In This Issue

May 18, 2020

The horizon line is always hard to bring into focus, but right now…

 

Right now it is difficult to hide from the truth that the uncertainty of life is, if nothing else, persistent. We never really know what is going to happen tomorrow. Even before the pandemic, tomorrow had never been a guarantee. The only certainty we have control over is how we choose to pursue the uncertain horizon. We keep putting one foot in front of the other until we meet our immovable object, whatever it may be, or the horizon comes into focus. Then we lift our heads and the horizon line is blurry once again.

 

Our stories this month offer five perspectives on bringing horizon lines into focus. Each author tells a story of finding a way to use a tangible material or an actionable process to come to grips with an intangible concept. A bowl is a tangible object. The making of that bowl is an actionable process. We can step into our studios, when nothing else is certain, and execute the meditation of making bowls (or cups, or plates, or going into our kitchens to make sourdough goods). In doing so we grasp at the certitude labor brings, the generosity and hospitality of service, and the love of community gathered around a table; all intangible.

 

Trevor Youngberg shares the love and labor of woodfiring to give access, build community, and add to a global legacy on a community level. Jess Arends has found her way to encapsulate familial traditions in clay. Ted Adler takes us on a journey, reviewing  JB Blunk’s monograph, wherein we can find an example of a life lived beyond categories, but committed to curiosity and active investigation. Heather Nameth Bren models, through a very personal journey, how the physicality of roller-skating and methodical reckoning allowed her to access her creative voice in the midst of a downward spiral. Jonathan Chiswell Jones rounds out the articles with his tale that falls somewhere between Sisyphus and Tantalus. It’s an imperfect metaphor, but close. Chiswell Jones may never get the perfect rainbow, but the allure of potential keeps him locked in a cycle of labor. Thing is – he isn’t tortured. He is delighted in his pursuit.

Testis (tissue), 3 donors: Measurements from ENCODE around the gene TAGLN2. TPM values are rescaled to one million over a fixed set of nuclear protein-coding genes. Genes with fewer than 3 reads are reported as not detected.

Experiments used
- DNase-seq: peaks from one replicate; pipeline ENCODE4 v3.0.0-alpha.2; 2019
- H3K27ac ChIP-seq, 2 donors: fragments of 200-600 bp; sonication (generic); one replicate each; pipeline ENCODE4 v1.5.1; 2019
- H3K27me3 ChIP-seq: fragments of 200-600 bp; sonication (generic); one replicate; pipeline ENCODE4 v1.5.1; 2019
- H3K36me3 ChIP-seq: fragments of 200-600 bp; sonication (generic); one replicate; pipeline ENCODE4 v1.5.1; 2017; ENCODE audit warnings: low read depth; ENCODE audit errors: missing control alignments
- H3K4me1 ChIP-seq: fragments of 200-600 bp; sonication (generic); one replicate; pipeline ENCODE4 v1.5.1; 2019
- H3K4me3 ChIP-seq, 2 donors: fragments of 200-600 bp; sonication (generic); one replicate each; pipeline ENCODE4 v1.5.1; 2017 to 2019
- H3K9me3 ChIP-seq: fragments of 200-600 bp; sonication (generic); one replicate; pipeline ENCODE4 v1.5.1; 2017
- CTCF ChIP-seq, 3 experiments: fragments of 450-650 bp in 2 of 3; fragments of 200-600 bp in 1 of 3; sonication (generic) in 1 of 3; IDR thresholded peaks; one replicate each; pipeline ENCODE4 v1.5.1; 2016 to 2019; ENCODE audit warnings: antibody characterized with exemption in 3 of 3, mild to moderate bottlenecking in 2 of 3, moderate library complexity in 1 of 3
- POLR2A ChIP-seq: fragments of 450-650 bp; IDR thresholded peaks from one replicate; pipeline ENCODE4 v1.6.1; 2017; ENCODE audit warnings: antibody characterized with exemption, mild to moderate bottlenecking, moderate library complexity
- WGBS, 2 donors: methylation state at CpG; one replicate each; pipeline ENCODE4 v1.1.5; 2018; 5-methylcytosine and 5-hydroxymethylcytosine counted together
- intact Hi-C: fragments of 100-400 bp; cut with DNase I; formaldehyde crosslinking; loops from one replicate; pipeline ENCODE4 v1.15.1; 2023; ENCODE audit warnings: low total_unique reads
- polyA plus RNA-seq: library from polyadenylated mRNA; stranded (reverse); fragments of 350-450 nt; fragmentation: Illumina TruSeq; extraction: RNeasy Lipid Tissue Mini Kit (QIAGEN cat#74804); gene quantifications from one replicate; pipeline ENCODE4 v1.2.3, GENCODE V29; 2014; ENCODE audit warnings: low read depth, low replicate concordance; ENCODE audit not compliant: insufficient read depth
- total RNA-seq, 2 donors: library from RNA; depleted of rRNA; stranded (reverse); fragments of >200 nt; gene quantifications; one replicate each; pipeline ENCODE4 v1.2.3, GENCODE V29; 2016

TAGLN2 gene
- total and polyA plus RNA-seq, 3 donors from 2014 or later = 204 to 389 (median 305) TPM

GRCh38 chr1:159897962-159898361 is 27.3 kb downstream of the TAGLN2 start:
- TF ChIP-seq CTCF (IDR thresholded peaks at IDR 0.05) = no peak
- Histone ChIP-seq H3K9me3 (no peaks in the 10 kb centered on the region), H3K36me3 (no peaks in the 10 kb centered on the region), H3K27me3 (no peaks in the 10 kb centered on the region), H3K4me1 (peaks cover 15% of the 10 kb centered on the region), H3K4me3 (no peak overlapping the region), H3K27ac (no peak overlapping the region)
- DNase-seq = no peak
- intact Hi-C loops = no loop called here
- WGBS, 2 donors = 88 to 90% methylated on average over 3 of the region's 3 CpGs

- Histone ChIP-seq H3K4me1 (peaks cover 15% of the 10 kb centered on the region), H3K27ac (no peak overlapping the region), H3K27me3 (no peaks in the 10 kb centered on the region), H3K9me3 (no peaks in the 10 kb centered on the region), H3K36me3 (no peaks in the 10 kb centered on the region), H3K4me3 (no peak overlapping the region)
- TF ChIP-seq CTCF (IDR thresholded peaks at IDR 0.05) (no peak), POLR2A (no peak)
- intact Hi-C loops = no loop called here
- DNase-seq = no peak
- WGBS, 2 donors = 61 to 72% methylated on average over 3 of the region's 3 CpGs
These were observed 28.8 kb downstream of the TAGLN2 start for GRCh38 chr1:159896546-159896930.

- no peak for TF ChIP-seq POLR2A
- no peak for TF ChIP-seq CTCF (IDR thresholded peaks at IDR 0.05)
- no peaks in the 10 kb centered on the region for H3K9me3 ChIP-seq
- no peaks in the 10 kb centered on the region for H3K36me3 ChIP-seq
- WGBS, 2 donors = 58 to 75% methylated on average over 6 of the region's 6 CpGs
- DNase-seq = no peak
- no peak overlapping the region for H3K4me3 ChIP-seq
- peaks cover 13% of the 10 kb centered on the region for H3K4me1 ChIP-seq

While you read the May issue of Studio Potter, I hope you are reminded of the joys you find in your own pursuit of the intangible, fuzzy horizon. In spite of uncertainty, we have the power to persist and the gift of handwork and creativity to keep us grounded. 

 

Recent News

Oct 1, 2020

There is a book I used when I was teaching foundations of art called A Whack on the Side of the Head by Roger von Oech. It’s a book full of exercises to unlock creativity, to help you get out of your own way and quiet your brain while achieving flow in your process. One of my favorite exercises... Read More

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Sep 30, 2020
Jeffery Kleckner, studio potter from Bethlehem, Pennsylvania, 65 years of age, passed away late August, 2020 while at work in his studio. Born and raised in Allentown Pennsylvania, Jeff maintained a studio in Bethlehem since 1988. His pottery interest was piqued when he took a college level ceramic... Read More
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Sep 30, 2020

 

Our final Studio Potter Author Chat for September was with Erin L. Shafkind, Courtney M. Leonard, and Paul S. Briggs. We zoomed in to talk in depth about topics surrounding the content of Shafkind's article, "Reclaiming the Potter." Enjoy this thoughtful, open, flowing, and in depth... Read More

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